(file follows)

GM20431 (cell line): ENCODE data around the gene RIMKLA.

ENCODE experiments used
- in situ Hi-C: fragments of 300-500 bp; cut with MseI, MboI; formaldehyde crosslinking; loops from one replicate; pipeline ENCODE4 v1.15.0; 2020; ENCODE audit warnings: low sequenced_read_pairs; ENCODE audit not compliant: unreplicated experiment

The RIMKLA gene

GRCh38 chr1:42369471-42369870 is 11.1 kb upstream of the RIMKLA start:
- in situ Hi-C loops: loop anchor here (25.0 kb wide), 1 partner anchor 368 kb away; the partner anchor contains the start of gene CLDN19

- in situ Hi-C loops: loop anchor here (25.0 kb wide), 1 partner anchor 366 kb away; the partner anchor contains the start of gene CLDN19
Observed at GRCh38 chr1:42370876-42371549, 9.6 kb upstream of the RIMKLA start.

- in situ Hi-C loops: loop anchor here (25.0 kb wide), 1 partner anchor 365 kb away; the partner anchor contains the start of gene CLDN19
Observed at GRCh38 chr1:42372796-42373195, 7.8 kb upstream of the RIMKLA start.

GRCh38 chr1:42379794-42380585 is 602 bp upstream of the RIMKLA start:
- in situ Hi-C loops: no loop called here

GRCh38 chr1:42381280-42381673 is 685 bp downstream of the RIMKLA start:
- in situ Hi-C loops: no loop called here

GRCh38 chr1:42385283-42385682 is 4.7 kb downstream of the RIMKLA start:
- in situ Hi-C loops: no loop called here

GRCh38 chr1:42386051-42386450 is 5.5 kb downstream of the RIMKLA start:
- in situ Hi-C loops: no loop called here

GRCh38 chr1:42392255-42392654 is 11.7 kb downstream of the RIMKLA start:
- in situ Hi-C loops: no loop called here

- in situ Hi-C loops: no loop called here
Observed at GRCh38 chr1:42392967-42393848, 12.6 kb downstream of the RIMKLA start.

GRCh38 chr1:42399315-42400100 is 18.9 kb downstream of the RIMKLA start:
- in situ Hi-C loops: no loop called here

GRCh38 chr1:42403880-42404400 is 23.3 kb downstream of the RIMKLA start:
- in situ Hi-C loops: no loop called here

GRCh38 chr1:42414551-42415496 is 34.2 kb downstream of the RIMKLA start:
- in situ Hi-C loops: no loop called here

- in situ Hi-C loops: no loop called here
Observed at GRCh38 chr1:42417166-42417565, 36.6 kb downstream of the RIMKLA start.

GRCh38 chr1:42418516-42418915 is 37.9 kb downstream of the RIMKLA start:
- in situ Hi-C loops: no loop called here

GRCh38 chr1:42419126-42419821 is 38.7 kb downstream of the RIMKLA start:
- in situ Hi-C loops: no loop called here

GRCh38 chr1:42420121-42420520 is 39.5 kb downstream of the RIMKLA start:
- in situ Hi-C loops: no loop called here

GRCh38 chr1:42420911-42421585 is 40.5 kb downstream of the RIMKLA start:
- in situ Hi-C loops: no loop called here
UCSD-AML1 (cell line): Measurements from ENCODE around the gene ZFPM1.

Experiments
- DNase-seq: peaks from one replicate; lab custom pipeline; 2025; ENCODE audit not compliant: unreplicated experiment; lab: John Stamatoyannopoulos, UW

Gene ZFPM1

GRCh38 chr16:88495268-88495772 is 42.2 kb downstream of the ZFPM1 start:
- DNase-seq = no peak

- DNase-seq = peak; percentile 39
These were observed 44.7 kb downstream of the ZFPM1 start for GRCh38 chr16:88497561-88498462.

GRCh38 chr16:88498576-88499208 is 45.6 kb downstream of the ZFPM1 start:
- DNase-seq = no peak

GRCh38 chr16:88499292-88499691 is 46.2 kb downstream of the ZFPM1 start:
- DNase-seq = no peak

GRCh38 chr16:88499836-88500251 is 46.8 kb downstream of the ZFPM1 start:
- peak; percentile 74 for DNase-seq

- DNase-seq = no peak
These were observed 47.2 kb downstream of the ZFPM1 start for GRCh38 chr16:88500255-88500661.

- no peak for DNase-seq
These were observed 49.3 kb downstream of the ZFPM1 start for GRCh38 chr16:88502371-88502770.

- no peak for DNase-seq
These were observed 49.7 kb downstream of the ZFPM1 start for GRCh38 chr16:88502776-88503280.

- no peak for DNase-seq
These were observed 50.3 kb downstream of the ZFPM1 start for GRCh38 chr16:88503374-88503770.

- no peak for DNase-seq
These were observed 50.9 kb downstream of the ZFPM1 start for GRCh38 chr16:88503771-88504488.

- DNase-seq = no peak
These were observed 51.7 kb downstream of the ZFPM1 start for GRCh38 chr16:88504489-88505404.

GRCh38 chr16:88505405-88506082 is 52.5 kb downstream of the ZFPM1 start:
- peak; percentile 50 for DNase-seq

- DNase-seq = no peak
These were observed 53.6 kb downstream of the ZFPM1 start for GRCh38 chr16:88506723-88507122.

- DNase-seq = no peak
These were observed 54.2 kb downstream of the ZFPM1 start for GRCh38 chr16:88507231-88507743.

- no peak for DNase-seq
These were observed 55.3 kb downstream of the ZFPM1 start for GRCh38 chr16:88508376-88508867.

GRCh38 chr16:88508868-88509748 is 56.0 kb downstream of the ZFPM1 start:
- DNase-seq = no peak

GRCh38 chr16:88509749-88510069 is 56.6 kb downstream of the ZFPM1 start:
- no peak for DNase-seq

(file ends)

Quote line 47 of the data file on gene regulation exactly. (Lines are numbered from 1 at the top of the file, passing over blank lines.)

GRCh38 chr16:88498576-88499208 is 45.6 kb downstream of the ZFPM1 start: